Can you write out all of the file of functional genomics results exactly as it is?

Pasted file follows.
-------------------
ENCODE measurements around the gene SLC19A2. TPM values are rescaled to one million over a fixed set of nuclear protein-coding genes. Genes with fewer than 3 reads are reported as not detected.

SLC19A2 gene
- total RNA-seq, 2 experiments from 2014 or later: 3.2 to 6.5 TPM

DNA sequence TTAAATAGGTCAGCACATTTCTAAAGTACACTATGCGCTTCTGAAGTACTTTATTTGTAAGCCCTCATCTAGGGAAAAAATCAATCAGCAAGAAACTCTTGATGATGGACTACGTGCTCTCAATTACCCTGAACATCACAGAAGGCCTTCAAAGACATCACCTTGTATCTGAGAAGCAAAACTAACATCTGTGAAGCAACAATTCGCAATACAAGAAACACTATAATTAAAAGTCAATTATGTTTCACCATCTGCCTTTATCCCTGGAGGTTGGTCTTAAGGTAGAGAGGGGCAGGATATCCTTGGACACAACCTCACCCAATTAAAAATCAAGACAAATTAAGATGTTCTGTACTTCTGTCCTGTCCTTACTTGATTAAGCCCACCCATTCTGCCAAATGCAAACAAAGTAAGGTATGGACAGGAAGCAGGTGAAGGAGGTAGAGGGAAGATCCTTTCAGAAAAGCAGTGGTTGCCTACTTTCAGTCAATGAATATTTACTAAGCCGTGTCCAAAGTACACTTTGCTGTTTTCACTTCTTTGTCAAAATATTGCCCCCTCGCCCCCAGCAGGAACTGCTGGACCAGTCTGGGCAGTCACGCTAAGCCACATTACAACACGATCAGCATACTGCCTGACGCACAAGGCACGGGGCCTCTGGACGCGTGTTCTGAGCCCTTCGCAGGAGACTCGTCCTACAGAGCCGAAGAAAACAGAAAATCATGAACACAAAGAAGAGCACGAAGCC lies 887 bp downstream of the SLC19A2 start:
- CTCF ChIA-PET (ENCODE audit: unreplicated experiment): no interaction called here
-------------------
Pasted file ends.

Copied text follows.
ENCODE measurements around the gene SLC19A2. TPM values are rescaled to one million over a fixed set of nuclear protein-coding genes. Genes with fewer than 3 reads are reported as not detected.

SLC19A2 gene
- total RNA-seq, 2 experiments from 2014 or later: 3.2 to 6.5 TPM

DNA sequence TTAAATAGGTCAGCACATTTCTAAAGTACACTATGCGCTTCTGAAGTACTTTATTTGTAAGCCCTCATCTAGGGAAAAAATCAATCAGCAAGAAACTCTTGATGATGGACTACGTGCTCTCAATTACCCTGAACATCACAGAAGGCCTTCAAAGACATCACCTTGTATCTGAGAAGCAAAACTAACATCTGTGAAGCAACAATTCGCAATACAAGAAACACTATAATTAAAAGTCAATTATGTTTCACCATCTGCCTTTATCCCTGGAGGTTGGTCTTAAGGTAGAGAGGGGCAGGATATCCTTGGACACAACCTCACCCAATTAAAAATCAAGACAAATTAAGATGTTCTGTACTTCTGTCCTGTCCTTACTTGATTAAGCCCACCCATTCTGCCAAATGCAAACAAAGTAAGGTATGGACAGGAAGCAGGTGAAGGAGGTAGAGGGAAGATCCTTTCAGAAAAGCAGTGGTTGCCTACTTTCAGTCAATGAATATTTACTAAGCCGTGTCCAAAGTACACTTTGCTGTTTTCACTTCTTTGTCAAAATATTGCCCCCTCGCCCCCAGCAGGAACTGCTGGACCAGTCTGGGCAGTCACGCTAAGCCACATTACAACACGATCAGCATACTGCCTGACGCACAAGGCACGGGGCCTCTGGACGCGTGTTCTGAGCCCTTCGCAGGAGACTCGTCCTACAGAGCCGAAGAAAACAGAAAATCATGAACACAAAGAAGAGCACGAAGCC lies 887 bp downstream of the SLC19A2 start:
- CTCF ChIA-PET (ENCODE audit: unreplicated experiment): no interaction called here